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AARC to help design new Canadian icebreaker

 

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2012-02-22
AARC to help design new Canadian icebreaker

Aker Arctic Technology will be part of the team responsible for designing the Canadian Coast Guard’s future flagship, the CCGS John G. Diefenbaker. Image courtesy of STX Canada Marine.

Aker Arctic Technology (AARC) has been selected to join a team led by STX Canada Marine to design the Canadian Coast Guard’s future flagship, the CCGS John G. Diefenbaker. Design work, based on a conceptual design produced by the Canadian Coast Guard, is expected to take 18 to 24 months to complete, and the vessel will be built by Vancouver Shipyards Co. Ltd.

The John G. Diefenbaker will be able to operate autonomously for 270 days in the Arctic, over a larger area and in more difficult conditions than any of Canada’s current icebreakers. Capable of accommodating 100 personnel, with space for 25 additional people, the new ship will be able to break through 2.5 metres of ice at 3 knots.

The delivery of the John G. Diefenbaker will coincide with the decommissioning of the current CCG flagship, the CCGS Louis S. St-Laurent, in 2017.

Working with STX Canada Marine, Aker Arctic Technology, a world leader in icebreaker design and construction expertise, will be responsible for assessing ice loads, developing the hull form and structure of the ship, the conceptual design of the propulsion system, and providing the winterization principles to be used.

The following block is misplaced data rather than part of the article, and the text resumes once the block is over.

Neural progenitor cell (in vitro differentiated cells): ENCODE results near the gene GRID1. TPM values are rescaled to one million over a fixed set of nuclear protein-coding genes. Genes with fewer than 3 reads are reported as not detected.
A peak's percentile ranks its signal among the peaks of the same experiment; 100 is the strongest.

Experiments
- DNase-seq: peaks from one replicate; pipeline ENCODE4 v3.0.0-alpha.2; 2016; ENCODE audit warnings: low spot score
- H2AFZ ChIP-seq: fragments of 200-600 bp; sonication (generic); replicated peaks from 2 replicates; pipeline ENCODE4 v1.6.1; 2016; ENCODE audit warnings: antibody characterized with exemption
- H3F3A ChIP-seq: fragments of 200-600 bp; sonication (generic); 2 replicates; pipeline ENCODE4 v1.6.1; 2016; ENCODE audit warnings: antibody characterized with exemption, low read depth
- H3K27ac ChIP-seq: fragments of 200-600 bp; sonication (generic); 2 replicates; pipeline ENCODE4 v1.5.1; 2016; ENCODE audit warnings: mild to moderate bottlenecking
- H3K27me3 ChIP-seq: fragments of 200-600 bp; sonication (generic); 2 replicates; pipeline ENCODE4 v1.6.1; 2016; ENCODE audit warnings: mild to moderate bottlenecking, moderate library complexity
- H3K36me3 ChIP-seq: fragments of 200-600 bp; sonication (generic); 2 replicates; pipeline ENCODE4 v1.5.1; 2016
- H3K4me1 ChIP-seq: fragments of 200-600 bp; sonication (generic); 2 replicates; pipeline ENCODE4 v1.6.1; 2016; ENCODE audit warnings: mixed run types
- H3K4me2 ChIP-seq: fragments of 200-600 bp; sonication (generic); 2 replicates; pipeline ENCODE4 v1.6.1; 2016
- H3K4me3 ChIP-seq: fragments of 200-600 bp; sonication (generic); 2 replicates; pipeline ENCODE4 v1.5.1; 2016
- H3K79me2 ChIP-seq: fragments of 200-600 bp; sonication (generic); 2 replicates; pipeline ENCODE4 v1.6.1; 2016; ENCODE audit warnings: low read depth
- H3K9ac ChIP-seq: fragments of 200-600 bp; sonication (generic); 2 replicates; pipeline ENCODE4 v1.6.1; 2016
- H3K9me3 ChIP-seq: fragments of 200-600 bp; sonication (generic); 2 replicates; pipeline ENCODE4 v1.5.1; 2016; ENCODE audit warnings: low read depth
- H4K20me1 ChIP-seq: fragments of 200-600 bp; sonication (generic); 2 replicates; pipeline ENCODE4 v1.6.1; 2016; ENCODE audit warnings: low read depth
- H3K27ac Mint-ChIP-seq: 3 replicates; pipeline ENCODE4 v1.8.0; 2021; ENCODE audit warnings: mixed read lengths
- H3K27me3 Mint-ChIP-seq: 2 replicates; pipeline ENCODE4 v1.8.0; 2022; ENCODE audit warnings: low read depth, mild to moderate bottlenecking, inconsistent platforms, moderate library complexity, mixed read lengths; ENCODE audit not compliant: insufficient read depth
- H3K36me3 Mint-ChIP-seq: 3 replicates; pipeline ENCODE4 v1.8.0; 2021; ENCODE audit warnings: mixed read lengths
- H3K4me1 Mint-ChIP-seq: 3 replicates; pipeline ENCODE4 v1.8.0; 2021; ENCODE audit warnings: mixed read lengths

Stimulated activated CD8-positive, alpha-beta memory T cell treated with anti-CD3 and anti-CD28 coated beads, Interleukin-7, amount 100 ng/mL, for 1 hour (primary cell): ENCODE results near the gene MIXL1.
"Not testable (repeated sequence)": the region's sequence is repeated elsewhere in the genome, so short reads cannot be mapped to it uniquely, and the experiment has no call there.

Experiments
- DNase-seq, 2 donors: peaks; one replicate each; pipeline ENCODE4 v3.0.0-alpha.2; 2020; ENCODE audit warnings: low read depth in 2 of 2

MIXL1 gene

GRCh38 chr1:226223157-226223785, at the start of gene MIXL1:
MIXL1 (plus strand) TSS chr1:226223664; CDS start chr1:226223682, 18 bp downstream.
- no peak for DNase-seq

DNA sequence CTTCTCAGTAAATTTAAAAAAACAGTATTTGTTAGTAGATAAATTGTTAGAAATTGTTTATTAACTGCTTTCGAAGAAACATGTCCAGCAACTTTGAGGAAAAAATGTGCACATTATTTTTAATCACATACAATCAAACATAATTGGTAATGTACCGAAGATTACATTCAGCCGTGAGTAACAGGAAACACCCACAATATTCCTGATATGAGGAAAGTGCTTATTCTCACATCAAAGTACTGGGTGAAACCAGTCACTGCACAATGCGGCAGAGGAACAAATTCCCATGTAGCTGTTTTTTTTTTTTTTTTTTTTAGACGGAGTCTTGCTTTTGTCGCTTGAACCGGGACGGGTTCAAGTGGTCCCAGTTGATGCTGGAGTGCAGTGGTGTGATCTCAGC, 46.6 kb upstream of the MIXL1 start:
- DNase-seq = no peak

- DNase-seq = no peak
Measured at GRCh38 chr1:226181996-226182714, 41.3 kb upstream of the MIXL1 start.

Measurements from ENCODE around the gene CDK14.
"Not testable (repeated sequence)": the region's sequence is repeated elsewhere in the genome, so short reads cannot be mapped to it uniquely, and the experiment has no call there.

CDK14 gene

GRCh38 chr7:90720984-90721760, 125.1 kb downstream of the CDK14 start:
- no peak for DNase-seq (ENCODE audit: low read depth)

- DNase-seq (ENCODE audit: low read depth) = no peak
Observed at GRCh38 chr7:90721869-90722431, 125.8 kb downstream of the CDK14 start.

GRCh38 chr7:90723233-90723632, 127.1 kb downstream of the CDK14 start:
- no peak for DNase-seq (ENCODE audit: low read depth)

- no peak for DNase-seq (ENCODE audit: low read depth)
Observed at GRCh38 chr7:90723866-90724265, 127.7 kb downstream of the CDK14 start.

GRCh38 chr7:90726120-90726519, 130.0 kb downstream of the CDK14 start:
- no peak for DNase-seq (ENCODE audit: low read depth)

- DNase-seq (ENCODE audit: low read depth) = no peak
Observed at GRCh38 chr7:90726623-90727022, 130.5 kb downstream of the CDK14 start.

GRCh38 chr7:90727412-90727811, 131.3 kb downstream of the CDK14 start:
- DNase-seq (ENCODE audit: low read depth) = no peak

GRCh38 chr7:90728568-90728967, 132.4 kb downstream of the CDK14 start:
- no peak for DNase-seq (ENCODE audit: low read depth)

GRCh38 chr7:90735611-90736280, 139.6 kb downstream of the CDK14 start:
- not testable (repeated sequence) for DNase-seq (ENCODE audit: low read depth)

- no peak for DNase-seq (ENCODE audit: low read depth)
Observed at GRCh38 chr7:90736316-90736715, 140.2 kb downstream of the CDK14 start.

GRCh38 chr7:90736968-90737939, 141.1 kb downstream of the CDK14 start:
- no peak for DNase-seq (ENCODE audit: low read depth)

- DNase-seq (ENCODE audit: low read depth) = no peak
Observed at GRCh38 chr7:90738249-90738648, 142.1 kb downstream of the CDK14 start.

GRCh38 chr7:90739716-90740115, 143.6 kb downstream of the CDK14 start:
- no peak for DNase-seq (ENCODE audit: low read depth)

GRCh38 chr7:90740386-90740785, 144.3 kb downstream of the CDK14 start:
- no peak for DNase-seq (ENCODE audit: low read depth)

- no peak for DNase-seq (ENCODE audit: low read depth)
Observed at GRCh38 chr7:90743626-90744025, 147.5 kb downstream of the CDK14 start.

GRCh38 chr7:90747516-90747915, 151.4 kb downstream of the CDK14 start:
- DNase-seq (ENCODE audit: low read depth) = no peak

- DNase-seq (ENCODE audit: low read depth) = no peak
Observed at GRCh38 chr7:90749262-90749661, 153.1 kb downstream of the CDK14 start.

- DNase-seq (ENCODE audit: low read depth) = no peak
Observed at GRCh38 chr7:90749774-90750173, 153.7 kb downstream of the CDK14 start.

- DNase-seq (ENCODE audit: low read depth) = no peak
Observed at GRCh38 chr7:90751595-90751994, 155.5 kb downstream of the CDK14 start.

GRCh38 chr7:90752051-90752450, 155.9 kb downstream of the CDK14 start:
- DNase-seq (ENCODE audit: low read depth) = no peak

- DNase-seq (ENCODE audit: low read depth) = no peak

A naval architecture and engineering services company based in Vancouver and Ottawa, STX Canada Marine (previously Kvaerner Masa Marine) has close to 30 years of experience in providing ship design and engineering services nationally and internationally. Click here to find out more.

Aker Arctic Technology Inc. is an independent arctic R&D, engineering, and consulting company based in Finland; and has been responsible for the design of well over half of the world’s icebreakers, numerous Arctic and Antarctic research vessels, and a large number of cargo vessels and offshore structures designed to operate in some of the harshest climates anywhere. For our latest article on AARC, click here or visit the company’s Web site.

The new icebreaker will replace the CCGS Louis St. Laurent, built in 1968 and due to be decommissioned in 2017. Photo courtesy of the U.S. Geological Survey.